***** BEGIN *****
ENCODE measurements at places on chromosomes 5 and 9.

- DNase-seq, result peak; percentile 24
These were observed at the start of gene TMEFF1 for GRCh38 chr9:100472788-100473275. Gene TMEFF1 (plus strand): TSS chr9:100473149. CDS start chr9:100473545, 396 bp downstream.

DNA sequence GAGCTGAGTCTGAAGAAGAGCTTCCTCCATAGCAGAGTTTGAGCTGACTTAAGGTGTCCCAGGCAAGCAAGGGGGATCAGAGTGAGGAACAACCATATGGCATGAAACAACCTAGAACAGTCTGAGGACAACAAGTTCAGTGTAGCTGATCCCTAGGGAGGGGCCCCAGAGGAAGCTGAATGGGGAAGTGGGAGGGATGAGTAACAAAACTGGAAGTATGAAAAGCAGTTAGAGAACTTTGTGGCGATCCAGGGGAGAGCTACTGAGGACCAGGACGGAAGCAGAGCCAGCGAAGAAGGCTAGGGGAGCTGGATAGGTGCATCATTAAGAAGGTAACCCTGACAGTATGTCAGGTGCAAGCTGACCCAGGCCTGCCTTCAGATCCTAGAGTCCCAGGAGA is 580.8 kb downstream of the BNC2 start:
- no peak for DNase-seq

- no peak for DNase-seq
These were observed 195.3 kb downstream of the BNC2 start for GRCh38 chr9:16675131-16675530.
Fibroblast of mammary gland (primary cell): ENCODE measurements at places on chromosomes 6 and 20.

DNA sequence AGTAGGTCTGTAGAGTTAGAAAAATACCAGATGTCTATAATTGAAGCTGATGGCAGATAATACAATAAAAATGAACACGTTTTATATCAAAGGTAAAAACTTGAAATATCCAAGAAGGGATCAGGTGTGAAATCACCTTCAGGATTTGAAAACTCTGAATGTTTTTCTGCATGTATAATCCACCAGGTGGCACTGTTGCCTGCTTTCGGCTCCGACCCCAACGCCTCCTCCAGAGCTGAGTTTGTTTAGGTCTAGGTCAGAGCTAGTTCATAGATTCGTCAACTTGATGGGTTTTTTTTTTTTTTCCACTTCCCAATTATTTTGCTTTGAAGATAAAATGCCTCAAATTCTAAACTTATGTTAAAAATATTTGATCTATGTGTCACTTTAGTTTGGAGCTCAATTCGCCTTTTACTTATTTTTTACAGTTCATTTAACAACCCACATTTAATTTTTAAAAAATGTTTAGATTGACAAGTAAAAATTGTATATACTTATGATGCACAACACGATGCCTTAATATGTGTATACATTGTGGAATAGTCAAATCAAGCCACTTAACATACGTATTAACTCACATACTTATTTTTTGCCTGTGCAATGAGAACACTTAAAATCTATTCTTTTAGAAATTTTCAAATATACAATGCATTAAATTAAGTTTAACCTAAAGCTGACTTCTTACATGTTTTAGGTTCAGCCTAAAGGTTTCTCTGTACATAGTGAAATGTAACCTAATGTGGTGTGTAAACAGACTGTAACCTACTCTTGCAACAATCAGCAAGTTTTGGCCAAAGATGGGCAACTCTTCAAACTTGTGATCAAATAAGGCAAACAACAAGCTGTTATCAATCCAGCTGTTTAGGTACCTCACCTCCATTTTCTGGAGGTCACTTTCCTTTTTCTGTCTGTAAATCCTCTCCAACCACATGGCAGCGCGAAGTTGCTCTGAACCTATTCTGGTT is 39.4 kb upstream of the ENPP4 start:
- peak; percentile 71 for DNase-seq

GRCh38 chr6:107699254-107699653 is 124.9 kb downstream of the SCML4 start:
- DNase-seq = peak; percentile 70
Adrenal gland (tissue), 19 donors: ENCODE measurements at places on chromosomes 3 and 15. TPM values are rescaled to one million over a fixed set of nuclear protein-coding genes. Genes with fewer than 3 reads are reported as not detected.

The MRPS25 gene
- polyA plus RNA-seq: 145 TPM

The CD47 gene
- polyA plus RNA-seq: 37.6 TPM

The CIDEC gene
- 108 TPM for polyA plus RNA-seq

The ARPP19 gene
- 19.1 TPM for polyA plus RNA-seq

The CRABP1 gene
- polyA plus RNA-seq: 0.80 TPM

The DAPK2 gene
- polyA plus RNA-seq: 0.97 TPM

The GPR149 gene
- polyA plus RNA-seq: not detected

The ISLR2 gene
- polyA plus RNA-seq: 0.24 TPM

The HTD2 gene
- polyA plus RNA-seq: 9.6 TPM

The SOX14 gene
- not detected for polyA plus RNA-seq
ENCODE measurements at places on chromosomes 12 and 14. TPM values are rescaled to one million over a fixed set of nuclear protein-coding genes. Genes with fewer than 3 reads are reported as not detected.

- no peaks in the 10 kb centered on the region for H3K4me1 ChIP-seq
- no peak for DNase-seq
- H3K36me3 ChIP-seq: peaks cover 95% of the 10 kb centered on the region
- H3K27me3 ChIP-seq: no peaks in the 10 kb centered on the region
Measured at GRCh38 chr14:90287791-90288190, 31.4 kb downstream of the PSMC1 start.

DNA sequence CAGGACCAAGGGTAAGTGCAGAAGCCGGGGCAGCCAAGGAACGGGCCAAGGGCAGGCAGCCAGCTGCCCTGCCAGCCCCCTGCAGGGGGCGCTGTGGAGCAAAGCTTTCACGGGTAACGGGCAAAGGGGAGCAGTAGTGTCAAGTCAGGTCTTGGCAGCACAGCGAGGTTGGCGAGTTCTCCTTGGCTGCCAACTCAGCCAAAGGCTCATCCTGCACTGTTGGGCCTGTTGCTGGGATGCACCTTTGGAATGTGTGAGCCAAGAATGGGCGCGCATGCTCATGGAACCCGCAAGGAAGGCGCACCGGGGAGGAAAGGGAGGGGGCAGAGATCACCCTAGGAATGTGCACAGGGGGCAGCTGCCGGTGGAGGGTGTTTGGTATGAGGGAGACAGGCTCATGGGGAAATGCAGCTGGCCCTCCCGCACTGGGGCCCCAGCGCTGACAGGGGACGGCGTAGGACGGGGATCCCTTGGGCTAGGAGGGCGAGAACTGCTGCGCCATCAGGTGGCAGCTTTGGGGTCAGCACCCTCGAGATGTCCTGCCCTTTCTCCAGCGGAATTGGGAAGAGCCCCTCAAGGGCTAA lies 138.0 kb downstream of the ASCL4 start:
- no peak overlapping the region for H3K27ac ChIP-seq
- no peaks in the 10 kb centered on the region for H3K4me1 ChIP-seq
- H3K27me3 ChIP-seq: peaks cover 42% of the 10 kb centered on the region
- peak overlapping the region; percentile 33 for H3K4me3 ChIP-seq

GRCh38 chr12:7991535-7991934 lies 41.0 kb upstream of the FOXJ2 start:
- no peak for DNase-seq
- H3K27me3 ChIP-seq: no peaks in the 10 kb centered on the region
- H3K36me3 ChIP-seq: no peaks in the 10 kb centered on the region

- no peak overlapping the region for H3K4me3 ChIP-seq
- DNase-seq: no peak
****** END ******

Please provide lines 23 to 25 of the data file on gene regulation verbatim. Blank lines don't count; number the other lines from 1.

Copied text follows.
- polyA plus RNA-seq: 0.80 TPM

The DAPK2 gene
- polyA plus RNA-seq: 0.97 TPM